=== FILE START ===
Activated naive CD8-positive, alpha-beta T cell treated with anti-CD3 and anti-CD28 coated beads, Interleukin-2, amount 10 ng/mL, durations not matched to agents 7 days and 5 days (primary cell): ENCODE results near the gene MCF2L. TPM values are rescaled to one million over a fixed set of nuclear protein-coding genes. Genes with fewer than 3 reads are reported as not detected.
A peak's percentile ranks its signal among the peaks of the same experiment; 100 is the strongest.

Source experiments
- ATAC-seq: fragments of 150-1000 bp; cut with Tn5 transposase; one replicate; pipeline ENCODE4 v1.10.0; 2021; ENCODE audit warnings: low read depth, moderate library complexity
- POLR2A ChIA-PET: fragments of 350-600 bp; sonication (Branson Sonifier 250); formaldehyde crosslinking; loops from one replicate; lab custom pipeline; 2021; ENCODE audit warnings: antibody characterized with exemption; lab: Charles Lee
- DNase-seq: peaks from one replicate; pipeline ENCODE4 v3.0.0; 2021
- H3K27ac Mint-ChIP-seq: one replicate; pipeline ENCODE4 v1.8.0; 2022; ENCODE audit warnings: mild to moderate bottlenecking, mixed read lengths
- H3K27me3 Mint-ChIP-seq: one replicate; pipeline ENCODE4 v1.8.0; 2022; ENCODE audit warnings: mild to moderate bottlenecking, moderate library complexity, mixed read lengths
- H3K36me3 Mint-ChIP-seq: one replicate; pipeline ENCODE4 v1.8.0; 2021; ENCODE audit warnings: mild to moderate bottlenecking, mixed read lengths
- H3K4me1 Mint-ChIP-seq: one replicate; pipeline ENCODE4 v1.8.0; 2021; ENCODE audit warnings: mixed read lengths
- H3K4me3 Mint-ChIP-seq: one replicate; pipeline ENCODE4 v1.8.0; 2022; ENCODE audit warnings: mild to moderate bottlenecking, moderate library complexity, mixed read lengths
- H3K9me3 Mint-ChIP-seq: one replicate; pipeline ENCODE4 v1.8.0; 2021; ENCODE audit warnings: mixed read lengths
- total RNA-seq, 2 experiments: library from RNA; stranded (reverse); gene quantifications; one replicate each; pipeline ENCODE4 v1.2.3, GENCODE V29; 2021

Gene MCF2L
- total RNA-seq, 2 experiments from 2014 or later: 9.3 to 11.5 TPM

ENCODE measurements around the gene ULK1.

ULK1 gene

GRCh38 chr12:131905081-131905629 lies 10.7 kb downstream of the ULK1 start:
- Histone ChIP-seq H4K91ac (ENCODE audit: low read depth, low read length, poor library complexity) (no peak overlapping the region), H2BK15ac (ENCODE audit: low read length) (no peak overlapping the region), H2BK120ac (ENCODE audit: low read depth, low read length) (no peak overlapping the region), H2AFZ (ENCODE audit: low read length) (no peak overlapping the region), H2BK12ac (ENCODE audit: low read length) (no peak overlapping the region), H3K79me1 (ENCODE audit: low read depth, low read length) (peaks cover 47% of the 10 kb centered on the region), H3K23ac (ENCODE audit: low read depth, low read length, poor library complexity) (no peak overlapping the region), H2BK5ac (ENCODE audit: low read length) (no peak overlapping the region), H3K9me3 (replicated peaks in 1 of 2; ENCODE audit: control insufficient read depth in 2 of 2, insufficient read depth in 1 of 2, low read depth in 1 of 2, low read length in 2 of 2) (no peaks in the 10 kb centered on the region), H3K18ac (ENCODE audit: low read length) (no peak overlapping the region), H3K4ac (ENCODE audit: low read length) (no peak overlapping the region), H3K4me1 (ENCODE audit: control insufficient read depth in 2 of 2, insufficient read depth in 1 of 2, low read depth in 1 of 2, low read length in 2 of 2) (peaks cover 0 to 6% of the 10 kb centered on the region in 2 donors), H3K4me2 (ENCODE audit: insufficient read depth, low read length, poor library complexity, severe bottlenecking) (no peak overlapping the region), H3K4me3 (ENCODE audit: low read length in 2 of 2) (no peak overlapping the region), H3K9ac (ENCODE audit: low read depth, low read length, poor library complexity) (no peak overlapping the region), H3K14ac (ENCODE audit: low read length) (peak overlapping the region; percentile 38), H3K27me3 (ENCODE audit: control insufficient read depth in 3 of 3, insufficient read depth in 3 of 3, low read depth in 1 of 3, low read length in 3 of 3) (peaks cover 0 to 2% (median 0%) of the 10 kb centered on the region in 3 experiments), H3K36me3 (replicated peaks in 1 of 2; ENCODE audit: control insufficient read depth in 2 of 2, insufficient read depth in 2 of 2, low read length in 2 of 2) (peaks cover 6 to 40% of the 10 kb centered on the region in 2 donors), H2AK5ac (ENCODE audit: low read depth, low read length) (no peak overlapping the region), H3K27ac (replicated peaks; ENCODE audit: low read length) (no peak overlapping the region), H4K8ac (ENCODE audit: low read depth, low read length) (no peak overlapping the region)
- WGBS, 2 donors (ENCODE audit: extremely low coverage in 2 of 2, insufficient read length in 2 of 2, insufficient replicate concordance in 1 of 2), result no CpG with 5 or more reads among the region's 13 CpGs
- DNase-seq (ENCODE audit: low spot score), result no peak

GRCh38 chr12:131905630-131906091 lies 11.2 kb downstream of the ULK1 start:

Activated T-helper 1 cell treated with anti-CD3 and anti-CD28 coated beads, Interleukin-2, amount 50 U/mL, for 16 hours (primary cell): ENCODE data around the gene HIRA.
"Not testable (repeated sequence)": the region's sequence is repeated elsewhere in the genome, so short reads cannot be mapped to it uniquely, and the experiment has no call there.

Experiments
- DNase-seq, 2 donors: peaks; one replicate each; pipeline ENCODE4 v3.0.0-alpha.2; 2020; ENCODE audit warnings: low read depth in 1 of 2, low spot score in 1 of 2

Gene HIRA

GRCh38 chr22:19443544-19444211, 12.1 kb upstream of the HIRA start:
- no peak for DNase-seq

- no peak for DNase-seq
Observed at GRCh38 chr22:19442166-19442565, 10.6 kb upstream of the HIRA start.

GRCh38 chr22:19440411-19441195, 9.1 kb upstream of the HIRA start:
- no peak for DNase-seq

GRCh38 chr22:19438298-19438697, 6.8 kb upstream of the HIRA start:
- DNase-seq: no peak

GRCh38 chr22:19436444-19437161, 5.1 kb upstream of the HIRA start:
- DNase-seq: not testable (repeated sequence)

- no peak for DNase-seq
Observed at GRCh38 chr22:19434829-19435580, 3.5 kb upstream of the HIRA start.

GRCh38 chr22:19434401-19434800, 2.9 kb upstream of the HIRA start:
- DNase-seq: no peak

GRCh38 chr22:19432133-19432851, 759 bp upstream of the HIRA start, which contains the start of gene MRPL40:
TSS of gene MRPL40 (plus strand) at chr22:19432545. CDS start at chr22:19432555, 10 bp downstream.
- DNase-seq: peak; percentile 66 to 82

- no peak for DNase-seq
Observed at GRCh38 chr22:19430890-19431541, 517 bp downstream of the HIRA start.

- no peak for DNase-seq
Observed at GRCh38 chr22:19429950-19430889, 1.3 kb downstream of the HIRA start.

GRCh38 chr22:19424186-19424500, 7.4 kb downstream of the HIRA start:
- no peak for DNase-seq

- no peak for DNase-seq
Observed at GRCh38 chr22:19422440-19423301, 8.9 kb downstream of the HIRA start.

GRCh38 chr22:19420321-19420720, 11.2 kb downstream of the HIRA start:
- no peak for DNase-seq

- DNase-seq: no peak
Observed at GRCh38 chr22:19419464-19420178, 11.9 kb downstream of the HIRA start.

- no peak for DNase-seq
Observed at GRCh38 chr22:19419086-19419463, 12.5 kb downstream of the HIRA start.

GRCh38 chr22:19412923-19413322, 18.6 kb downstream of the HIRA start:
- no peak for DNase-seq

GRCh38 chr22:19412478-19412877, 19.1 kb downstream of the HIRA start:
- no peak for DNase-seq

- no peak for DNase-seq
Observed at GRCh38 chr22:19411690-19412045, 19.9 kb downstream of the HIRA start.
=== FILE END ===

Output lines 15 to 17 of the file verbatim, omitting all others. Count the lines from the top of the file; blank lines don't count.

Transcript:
- total RNA-seq, 2 experiments from 2014 or later: 9.3 to 11.5 TPM

ENCODE measurements around the gene ULK1.

ULK1 gene